Rachel Carson & Thomas Merton on the Sense of Wonder

In yesterday’s DM, we brought together the unlikely prophet of the environmental movement, Rachel Carson, author of Silent Spring, and Catholic monk Thomas Merton who responded profoundly to her groundbreaking book that disturbed the powers that be of academia, corporations and government.

Portrait of Rachel Carson. Originally posted to homepage of RachelCarson.org

Today, I want to carry on that synergetic friendship twixt Merton and Carson around the theme of another book by Carson, one that she did not finish before her untimely death in 1964 but that was published after she died.  It is called The Sense of Wonder and it is essentially an essay she wrote in 1956 in Woman’s Home Companion with the title, “Help Your Child to Wonder.”* 

In the book version it is wonderfully buttressed with rich photographs of the richness and beauty of nature.  She had laid out plans for the book before she died.  “We plan for it to be rather lavishly illustrated with the most beautiful photographs we can find some color and some black and white,” she told  a friend.  And so it is.  Before her death, she wrote, “I want very much to do the Wonder book, that would be Heaven to achieve.”

The book begins with the story of her wrapping her 20 month old grand nephew Roger in a blanket and taking him down to the beach at night during a rain storm.  “I think we felt the same spine-tingling response to the vast, roaring ocean and the wild night around us,” she testifies.  By the time Roger was four years old, they continued their adventures in nature both in the calm and the storms, in daytime and at night times.  These encounters were “based on having fun together rather than on teaching,” she informs us.

Young couple delighting in a new child. Photo by Kelly Sikkema on Unsplash.

There are deep insights here for what eldership means and why it is so important to work—“without a why”—as Meister Eckhart tells us.  Carson instructs us: 

If a child is to keep alive his inborn sense of wonder…he needs the companionship of at least one adult who can share it, rediscovering with him the joy, excitement and mystery of the world we live in.  Carson knew nature’s role in keeping the Via Positiva alive.

Thomas Merton had this same sense when he writes: 

Contemplation is the highest expression of man’s intellectual and spiritual life.  It is that life itself, fully awake, fully active, fully aware that it is alive.  It is spiritual wonder.  It is spontaneous awe at the sacredness of life, of being.  It is gratitude for life, for awareness and for being.

As prophets (who interfere and say ‘No!’) and as mystics (who celebrate wonder and say ‘Yes!’), Merton and Carson are brother and sister.


*See Rachel Carson, The Sense of Wonder (NY HarperCollins: 1998).

Adapted from Matthew Fox, A Way To God: Thomas Merton’s Creation Spirituality Journey, pp. 47ff.

To read a transcript of Matthew Fox’s video teaching, click HERE.

Banner Image: The wonder of transition. Photo by Huper by Joshua Earle on Unsplash.

Queries for Contemplation

Are you one of those adults who assist children to keep alive their inborn sense of wonder?  Did others do that for you when you were young?

Recommended Reading

A Way to God: Thomas Merton’s Creation Spirituality Journey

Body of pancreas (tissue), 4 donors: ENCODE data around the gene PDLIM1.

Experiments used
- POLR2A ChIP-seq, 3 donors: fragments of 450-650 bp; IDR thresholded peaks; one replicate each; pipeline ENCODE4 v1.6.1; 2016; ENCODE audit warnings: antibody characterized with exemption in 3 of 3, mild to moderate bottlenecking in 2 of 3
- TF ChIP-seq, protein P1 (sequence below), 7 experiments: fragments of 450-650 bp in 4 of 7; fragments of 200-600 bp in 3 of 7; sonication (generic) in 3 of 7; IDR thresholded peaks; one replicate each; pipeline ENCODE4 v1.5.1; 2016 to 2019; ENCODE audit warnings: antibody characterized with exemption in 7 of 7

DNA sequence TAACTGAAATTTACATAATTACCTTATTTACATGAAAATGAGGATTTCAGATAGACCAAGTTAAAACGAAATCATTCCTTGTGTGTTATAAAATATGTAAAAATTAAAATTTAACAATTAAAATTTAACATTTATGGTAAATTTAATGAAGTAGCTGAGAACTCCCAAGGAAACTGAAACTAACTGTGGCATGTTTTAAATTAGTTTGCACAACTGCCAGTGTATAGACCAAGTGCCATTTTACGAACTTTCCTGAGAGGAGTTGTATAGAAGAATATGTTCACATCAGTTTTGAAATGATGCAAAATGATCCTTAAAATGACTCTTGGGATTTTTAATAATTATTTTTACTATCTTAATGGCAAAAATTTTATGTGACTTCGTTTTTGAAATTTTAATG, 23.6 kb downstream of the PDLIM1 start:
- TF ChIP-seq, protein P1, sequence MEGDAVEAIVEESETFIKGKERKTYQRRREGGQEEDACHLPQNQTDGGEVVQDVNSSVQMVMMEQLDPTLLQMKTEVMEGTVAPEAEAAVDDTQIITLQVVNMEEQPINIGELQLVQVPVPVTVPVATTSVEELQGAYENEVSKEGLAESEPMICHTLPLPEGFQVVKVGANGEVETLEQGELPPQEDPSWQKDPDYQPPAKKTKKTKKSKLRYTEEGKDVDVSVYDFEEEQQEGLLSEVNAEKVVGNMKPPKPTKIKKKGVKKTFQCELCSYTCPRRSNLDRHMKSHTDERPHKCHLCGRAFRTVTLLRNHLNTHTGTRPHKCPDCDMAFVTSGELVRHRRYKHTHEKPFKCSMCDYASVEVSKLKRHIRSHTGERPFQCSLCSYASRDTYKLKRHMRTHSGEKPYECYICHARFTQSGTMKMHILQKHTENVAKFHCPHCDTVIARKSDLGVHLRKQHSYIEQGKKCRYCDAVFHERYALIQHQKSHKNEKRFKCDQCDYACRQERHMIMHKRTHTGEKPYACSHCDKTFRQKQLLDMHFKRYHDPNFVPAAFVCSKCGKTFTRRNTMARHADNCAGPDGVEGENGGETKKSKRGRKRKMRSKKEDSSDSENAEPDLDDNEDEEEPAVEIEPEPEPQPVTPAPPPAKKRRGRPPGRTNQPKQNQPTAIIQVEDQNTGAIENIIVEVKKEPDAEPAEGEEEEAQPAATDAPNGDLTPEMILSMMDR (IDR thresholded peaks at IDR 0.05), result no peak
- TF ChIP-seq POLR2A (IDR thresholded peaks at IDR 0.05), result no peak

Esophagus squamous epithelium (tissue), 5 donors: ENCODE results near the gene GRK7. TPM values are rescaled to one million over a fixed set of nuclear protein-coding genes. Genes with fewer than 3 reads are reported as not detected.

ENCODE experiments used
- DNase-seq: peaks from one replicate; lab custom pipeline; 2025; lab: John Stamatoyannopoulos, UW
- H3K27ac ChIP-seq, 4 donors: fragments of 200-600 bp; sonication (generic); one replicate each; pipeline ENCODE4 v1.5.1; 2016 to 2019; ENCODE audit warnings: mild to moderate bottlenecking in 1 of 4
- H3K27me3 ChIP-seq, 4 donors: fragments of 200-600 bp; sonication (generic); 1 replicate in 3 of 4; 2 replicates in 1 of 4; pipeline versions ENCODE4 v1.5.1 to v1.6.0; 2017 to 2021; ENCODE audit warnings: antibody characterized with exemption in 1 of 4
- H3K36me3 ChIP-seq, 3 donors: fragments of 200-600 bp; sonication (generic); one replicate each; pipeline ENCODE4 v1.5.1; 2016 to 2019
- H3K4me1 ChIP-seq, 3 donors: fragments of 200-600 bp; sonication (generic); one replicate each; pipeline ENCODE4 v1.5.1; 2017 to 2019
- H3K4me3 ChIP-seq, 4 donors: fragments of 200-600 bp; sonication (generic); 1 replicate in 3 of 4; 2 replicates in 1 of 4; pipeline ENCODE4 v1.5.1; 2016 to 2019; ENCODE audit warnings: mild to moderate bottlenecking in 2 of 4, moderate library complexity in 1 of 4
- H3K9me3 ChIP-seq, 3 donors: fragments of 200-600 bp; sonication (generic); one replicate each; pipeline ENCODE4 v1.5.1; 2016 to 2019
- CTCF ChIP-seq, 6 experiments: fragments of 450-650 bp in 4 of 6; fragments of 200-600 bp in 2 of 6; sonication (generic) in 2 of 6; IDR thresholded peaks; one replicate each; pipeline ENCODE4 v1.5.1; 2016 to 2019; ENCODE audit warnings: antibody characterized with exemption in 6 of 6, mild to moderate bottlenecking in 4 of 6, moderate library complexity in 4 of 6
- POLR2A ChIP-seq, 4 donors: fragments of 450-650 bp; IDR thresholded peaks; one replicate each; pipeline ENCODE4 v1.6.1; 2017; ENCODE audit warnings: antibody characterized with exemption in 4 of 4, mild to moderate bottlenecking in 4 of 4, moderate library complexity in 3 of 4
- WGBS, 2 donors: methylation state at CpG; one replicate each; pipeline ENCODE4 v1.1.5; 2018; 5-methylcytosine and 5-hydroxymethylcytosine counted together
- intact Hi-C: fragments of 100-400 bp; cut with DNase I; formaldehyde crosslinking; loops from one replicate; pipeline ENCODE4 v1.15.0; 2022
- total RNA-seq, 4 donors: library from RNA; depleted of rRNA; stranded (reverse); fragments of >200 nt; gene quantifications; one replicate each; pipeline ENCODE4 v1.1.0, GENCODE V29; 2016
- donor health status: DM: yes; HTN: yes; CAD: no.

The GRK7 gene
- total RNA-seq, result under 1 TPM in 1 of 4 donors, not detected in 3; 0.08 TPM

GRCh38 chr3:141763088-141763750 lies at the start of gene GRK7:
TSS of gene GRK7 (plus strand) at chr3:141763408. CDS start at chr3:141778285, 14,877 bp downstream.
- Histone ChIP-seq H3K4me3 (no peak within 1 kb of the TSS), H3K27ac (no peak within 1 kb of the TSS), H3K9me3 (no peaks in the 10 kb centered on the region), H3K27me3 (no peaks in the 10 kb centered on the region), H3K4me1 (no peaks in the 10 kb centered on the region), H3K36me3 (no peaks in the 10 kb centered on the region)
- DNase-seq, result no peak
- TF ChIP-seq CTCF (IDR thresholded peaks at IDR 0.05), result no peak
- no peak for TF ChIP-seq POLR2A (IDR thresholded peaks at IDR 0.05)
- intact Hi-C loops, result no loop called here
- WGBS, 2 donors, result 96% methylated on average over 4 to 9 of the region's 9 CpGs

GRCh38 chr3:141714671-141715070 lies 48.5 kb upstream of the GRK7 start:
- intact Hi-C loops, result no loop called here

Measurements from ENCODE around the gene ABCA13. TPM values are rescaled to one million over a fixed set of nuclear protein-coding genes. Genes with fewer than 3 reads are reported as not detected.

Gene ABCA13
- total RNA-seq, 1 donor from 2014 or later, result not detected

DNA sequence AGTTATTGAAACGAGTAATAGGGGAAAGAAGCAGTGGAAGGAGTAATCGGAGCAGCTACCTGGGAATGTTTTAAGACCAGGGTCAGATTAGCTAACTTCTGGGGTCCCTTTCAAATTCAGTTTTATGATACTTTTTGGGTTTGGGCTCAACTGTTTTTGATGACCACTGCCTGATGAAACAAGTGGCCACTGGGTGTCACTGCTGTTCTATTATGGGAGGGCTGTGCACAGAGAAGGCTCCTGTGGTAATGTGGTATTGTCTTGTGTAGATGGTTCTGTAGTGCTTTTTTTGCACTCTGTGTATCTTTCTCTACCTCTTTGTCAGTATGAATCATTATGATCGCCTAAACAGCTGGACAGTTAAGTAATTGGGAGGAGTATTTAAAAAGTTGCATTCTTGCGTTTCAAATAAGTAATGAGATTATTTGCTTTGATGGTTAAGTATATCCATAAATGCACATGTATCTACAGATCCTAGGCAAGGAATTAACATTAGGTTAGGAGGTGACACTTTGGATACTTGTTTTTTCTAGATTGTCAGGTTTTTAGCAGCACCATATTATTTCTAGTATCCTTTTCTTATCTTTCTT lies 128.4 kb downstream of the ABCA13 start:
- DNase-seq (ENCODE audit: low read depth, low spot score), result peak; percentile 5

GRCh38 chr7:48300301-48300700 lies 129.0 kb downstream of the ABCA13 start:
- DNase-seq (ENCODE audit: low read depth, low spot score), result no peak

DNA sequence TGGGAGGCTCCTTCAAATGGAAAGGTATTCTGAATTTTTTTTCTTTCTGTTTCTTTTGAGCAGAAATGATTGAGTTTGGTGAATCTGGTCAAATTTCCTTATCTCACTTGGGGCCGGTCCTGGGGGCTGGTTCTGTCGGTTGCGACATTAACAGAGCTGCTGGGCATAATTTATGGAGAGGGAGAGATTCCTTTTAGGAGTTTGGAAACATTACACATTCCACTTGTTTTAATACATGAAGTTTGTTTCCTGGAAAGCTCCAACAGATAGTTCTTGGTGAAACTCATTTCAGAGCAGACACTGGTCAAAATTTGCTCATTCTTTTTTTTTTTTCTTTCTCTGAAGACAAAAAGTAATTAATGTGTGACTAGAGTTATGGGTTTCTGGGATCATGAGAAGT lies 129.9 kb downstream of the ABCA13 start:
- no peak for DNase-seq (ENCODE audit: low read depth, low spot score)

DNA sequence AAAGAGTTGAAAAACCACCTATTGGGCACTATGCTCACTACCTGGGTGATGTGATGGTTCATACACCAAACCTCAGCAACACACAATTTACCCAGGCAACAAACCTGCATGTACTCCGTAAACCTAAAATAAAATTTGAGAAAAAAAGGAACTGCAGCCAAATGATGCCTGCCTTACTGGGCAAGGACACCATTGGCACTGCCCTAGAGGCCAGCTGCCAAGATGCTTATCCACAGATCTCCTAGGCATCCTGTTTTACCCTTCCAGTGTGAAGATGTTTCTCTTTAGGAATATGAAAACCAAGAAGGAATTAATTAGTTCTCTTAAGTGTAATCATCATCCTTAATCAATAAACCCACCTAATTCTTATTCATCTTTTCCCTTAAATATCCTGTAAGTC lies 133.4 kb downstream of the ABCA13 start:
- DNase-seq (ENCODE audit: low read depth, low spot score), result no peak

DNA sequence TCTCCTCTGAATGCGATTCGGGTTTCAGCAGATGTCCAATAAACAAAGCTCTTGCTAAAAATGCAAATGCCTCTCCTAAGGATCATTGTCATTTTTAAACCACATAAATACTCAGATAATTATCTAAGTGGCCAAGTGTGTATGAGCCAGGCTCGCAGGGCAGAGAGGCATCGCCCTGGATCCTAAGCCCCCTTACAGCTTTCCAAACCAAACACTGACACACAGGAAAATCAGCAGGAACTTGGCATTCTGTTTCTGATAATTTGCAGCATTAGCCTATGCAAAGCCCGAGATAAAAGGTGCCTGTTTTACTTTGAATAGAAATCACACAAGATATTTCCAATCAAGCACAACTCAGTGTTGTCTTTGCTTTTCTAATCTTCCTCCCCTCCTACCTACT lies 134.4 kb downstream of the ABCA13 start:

In A Way to God, Fox explores Merton’s pioneering work in interfaith, his essential teachings on mixing contemplation and action, and how the vision of Meister Eckhart profoundly influenced Merton in what Fox calls his Creation Spirituality journey.
“This wise and marvelous book will profoundly inspire all those who love Merton and want to know him more deeply.” — Andrew Harvey, author of The Hope: A Guide to Sacred Activism

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14 thoughts on “Rachel Carson & Thomas Merton on the Sense of Wonder”

  1. Richard Reich-Kuykendall
    Richard Reich-Kuykendall

    Matthew, Today you ask us in our Queries for Contemplation: “Are you one of those adults who assist children to keep alive their inborn sense of wonder?” I believe I am one of those kind of adults. With Rachel Carson I agree that: “If a child is to keep alive his inborn sense of wonder…he needs the companionship of at least one adult who can share it, rediscovering with him the joy, excitement and mystery of the world we live in.” This I do with both of my grandsons. With the older of the two we speak about dreams together, and the idea of creation and a Creator/trix. With the younger of the two we just play and go for walks out on my daughter’s family’s land up in Washington. Oh, and both of my grandson’s have relationship with “Luna”–and the stars and visible planets. I also agree with what Merton has to say about contemplation: “Contemplation is the highest expression of man’s intellectual and spiritual life… It is spiritual wonder. It is spontaneous awe at the sacredness of life, of being. It is gratitude for life, for awareness and for being”–in a word, it is the Via Positiva.
    “Did others do that for you when you were young?” A creative writing teacher in High School and a number of professors in college and seminary–and most especially those who taught in our program at the University of Creation Spirituality… including YOU Matthew!

  2. Avatar
    Jeanette Metler

    Fortunately one of the blessings I did receive from family relatives was not only a sense of wonder about creation, but also a curiosity and a sense of gratitude for its beauty. I remember family get togethers at my uncle’s, where he would delight us with his slide shows and stories of his encounters with nature. I remember my Mom, sister and myself… spending hours curiously investing flowers in nature with magnifying glasses… amazed at seeing things so close up. My husband and I instilled all of this into our son… taking him on yearly canoeing and portaging trips in the wilderness from the age of 2 until he was 21. I think this is why I got into photography. My first camera was a 110 at the age of 13. I’d lay on the ground, on the shores of Lake Erie, trying to capture interesting angles. To this day I still delight in the wonder, curiosity and beauty of nature in this way, sometimes with my point and shoot digital camera, a journal, or water colour paints. Nature is the best story-teller ever. Like Aquinas says, nature is the other Bible, that tells the story of God. I’ve truly fallen in love with nature, and God, whom is the most amazing artist of all.

    1. Richard Reich-Kuykendall
      Richard Reich-Kuykendall